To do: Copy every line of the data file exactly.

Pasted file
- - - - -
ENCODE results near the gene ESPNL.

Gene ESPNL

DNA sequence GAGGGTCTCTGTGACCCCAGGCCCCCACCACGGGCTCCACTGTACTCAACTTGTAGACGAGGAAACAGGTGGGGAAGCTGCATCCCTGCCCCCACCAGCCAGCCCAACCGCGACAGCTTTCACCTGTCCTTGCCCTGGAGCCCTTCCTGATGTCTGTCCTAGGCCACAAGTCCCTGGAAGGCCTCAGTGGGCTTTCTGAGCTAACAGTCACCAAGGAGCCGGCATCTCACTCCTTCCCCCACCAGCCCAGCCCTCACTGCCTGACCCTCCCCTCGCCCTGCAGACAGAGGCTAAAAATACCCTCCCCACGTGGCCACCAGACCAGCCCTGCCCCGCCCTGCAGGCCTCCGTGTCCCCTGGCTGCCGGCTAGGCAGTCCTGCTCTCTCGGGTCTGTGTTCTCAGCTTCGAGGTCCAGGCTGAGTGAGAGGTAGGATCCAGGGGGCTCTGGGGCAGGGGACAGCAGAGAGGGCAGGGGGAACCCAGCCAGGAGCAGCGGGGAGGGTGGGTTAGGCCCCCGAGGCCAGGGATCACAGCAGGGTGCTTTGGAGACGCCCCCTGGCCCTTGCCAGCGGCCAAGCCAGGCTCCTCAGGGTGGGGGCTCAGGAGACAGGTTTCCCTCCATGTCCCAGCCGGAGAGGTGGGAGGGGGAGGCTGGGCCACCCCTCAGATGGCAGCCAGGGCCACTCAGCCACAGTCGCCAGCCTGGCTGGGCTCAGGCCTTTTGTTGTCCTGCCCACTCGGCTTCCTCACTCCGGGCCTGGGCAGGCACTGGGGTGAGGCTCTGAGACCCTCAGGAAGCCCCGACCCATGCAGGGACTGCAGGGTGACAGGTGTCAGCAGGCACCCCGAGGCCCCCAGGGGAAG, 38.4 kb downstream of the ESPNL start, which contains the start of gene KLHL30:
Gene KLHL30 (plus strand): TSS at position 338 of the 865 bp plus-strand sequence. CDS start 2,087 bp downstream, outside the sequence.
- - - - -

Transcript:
ENCODE results near the gene ESPNL.

Gene ESPNL

DNA sequence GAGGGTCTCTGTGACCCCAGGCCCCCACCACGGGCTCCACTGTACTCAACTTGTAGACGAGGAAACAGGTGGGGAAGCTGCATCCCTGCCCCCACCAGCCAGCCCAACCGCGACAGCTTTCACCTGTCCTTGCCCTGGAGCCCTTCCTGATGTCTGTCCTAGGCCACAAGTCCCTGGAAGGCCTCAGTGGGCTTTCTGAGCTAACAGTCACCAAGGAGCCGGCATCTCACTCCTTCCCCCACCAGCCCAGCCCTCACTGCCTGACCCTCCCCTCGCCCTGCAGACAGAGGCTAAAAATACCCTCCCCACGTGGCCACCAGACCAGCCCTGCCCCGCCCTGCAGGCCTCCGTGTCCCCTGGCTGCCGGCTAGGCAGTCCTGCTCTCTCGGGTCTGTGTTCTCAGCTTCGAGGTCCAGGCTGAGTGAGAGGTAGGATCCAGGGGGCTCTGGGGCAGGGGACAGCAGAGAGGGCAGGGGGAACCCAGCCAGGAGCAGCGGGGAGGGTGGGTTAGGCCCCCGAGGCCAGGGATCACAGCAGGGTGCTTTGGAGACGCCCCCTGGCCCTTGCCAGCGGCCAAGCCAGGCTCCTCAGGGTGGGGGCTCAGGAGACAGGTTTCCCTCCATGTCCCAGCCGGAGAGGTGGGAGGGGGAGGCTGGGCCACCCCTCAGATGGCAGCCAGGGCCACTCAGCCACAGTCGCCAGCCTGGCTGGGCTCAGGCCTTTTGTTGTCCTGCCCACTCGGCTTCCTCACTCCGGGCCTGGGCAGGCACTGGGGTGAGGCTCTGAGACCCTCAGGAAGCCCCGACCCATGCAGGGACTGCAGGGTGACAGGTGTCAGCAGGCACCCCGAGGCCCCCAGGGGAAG, 38.4 kb downstream of the ESPNL start, which contains the start of gene KLHL30:
Gene KLHL30 (plus strand): TSS at position 338 of the 865 bp plus-strand sequence. CDS start 2,087 bp downstream, outside the sequence.